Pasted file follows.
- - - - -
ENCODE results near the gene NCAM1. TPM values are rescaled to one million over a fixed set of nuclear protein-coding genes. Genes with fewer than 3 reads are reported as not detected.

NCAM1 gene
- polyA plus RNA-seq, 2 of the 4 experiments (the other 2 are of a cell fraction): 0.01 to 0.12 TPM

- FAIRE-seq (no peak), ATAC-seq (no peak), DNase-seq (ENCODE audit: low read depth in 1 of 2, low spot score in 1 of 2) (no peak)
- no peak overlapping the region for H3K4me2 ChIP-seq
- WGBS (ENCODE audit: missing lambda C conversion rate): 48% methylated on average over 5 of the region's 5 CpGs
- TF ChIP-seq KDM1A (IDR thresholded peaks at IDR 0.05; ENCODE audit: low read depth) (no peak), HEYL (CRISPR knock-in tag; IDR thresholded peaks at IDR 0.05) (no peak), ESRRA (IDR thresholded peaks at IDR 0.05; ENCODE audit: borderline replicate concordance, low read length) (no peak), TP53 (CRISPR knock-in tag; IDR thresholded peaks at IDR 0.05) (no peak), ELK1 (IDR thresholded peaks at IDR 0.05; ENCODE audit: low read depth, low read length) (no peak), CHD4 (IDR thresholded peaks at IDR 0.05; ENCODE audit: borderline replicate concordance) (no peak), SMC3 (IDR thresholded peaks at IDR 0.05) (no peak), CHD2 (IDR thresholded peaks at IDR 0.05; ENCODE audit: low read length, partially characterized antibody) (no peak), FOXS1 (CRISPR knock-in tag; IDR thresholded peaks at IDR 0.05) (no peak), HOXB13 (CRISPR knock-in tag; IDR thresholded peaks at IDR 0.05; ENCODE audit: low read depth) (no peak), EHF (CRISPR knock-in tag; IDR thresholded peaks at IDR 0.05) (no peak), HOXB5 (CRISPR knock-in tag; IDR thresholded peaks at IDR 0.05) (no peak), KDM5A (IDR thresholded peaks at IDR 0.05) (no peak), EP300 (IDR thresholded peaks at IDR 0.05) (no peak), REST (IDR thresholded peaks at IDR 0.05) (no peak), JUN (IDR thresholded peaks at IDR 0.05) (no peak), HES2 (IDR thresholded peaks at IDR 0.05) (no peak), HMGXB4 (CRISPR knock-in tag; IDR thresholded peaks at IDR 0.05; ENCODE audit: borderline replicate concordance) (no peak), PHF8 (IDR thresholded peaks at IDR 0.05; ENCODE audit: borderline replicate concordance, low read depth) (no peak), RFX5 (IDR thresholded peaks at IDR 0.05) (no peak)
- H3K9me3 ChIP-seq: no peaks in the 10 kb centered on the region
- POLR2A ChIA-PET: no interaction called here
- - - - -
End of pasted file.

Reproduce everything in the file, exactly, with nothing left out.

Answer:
ENCODE results near the gene NCAM1. TPM values are rescaled to one million over a fixed set of nuclear protein-coding genes. Genes with fewer than 3 reads are reported as not detected.

NCAM1 gene
- polyA plus RNA-seq, 2 of the 4 experiments (the other 2 are of a cell fraction): 0.01 to 0.12 TPM

- FAIRE-seq (no peak), ATAC-seq (no peak), DNase-seq (ENCODE audit: low read depth in 1 of 2, low spot score in 1 of 2) (no peak)
- no peak overlapping the region for H3K4me2 ChIP-seq
- WGBS (ENCODE audit: missing lambda C conversion rate): 48% methylated on average over 5 of the region's 5 CpGs
- TF ChIP-seq KDM1A (IDR thresholded peaks at IDR 0.05; ENCODE audit: low read depth) (no peak), HEYL (CRISPR knock-in tag; IDR thresholded peaks at IDR 0.05) (no peak), ESRRA (IDR thresholded peaks at IDR 0.05; ENCODE audit: borderline replicate concordance, low read length) (no peak), TP53 (CRISPR knock-in tag; IDR thresholded peaks at IDR 0.05) (no peak), ELK1 (IDR thresholded peaks at IDR 0.05; ENCODE audit: low read depth, low read length) (no peak), CHD4 (IDR thresholded peaks at IDR 0.05; ENCODE audit: borderline replicate concordance) (no peak), SMC3 (IDR thresholded peaks at IDR 0.05) (no peak), CHD2 (IDR thresholded peaks at IDR 0.05; ENCODE audit: low read length, partially characterized antibody) (no peak), FOXS1 (CRISPR knock-in tag; IDR thresholded peaks at IDR 0.05) (no peak), HOXB13 (CRISPR knock-in tag; IDR thresholded peaks at IDR 0.05; ENCODE audit: low read depth) (no peak), EHF (CRISPR knock-in tag; IDR thresholded peaks at IDR 0.05) (no peak), HOXB5 (CRISPR knock-in tag; IDR thresholded peaks at IDR 0.05) (no peak), KDM5A (IDR thresholded peaks at IDR 0.05) (no peak), EP300 (IDR thresholded peaks at IDR 0.05) (no peak), REST (IDR thresholded peaks at IDR 0.05) (no peak), JUN (IDR thresholded peaks at IDR 0.05) (no peak), HES2 (IDR thresholded peaks at IDR 0.05) (no peak), HMGXB4 (CRISPR knock-in tag; IDR thresholded peaks at IDR 0.05; ENCODE audit: borderline replicate concordance) (no peak), PHF8 (IDR thresholded peaks at IDR 0.05; ENCODE audit: borderline replicate concordance, low read depth) (no peak), RFX5 (IDR thresholded peaks at IDR 0.05) (no peak)
- H3K9me3 ChIP-seq: no peaks in the 10 kb centered on the region
- POLR2A ChIA-PET: no interaction called here